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ICE's voter registration subpoena could stifle turnout, cause racial profiling, professor says

Despite his voter fraud commission's failure to find evidence of rampant voter fraud, President Donald Trump and his administration's attempt to crack down on voter fraud has come to North Carolina. 

On Aug. 31, 2018, Immigration and Customs Enforcement (ICE) subpoenaed 15 million documents of voting records from the the North Carolina State Board of Elections. 

The North Carolina records office was demanded to give voter registration applications, among other documents, sent to from all of North Carolina between Jan. 1, 2010 and August 2018. This came one week after 19 foreign nationals were charged with voting illegally in North Carolina in the 2016 election, which one federal law enforcement official confirmed to CNN was the impetus for the subpoena. 

ICE declined to comment to CNN, saying it could not comment on an "ongoing investigation."

Critics have argued that these few instances of illegal voting are not enough to warrant the demands made in the subpoena. The subpoena is the Trump administration's latest attempt to crack down on voter fraud, following a now-dismantled voter fraud commission. After an eight-month investigation, the team failed to find evidence of mass voter fraud committed by undocumented immigrants. 

Shortly after his election, Trump falsely claimed that millions of undocumented immigrants voted illegally, costing him the popular vote. Gunther Peck, associate professor of history and of public policy studies, fears that the Republican push to end so-called “systematic voter fraud” will decrease voter turnout. 

“There is a genuine fear that by linking voting to ICE, legal citizens might be anxious about voting because ICE has detained and rounded up people that are citizens," he said. 

Peck noted that news of the request for records may result in voter intimidation, making people with constitutional guarantees of the right to vote anxious.

“It also weakens people’s trust in voting information, making them less likely to register to vote even if they are fully legal," he said.

In response to the subpoena, the state elections board voted unanimously to fight the federal demands at both the state and county levels, where 44 counties were also subpoenaed. Joshua Malcolm, state elections board vice chairman, called the demands "overly broad, unreasonable" and "vague."

"This board will....not stand idly by and consent to any agency attempting to obtain records and documents that violate the principles of overreach by the federal government," Malcolm said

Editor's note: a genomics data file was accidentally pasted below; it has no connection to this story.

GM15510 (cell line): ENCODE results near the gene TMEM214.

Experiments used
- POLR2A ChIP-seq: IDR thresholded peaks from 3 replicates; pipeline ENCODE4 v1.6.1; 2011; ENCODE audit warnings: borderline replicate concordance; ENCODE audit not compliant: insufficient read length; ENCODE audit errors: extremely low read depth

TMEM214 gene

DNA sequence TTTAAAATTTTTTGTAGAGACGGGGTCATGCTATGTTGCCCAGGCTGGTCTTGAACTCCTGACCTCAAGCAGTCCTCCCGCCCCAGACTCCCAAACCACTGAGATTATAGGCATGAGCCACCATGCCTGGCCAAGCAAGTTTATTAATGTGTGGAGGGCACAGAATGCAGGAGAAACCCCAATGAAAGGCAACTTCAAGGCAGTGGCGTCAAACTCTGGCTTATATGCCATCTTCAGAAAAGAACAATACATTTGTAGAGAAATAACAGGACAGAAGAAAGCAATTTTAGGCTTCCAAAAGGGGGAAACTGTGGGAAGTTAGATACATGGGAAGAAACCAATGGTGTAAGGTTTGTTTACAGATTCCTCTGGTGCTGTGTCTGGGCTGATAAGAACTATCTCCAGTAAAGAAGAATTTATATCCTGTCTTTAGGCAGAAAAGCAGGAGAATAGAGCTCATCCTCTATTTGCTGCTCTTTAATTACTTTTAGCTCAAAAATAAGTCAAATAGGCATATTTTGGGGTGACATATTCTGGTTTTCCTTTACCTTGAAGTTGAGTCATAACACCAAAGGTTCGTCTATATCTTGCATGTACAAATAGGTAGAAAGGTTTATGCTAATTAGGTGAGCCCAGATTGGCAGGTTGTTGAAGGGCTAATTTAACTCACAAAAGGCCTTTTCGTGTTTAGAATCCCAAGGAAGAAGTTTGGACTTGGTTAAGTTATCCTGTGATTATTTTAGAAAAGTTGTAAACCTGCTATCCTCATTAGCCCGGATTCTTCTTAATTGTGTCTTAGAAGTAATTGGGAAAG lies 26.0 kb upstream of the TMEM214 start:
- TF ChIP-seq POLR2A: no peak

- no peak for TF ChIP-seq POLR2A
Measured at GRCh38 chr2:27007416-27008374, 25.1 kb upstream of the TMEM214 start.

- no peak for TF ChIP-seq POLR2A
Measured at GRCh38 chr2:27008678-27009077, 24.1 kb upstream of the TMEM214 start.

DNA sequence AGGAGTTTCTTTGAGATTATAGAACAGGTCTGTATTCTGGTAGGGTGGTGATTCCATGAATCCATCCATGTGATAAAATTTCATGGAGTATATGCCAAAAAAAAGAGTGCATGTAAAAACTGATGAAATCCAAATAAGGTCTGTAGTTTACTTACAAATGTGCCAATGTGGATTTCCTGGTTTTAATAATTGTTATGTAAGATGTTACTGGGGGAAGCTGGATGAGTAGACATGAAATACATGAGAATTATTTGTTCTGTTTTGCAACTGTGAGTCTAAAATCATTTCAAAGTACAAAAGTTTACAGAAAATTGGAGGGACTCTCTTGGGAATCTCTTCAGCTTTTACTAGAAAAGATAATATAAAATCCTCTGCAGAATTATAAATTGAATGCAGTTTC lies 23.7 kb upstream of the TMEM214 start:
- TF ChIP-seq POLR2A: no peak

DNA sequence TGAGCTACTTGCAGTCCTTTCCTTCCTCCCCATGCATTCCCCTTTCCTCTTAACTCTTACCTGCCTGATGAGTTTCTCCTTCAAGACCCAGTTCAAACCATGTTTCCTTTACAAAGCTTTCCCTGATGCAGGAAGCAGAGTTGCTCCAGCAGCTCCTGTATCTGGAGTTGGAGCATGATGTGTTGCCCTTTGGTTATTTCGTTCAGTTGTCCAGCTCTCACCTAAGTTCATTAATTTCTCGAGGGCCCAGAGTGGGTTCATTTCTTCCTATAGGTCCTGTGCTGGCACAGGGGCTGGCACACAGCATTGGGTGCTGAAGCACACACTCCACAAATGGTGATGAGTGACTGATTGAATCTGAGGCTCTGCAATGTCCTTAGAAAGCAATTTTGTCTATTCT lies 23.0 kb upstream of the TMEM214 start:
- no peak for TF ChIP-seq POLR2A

Additionally, the state election board called for the U.S. Attorney's Office to delay the deadline of the subpoena. The U.S. Attorney's Office granted this request, pushing the collection deadline until January 2019. 

Peck said ICE’s request is unreasonable because the federal government’s request for poll workers to round up 15 million documents would be at the expense of administering an election, especially in the wake of Hurricane Florence.

Peck said the subpoena could also open the door to racial profiling. 

“If you were to infer from how they do traffic stops, which is typically a form of racial profiling, it is possible that they would do the same thing from voting records: look at Hispanic surnames and try to see if there are any inconsistencies—and there probably are—but that wouldn’t prove vote fraud and that wouldn’t prove that people are not citizens,” he said. 

Ten civil rights groups, including The Southern Coalition for Social Justice, the North Carolina State Conference of the NAACP and the ACLU, wrote a letter to US Attorney General Jeff Sessions and Ron Vitiello, deputy and acting director of ICE, on Sept. 26, 2018 in an attempt to get the subpoenas withdrawn. 

“The extremely broad and unprecedented subpoenas extend far beyond the scope of any legitimate law enforcement objective and threaten voters’ constitutional right to cast a ballot free from fear and intimidation as well as their expectation that their personally identifiable information…and their voting preferences will remain private,” they wrote in the letter. “Further, given the massive redactions necessary to avoid complete disregard for voters’ rights and the law, responding to these ICE Subpoenas would interfere with the duties of North Carolina’s election officials at any point in any election cycle.”

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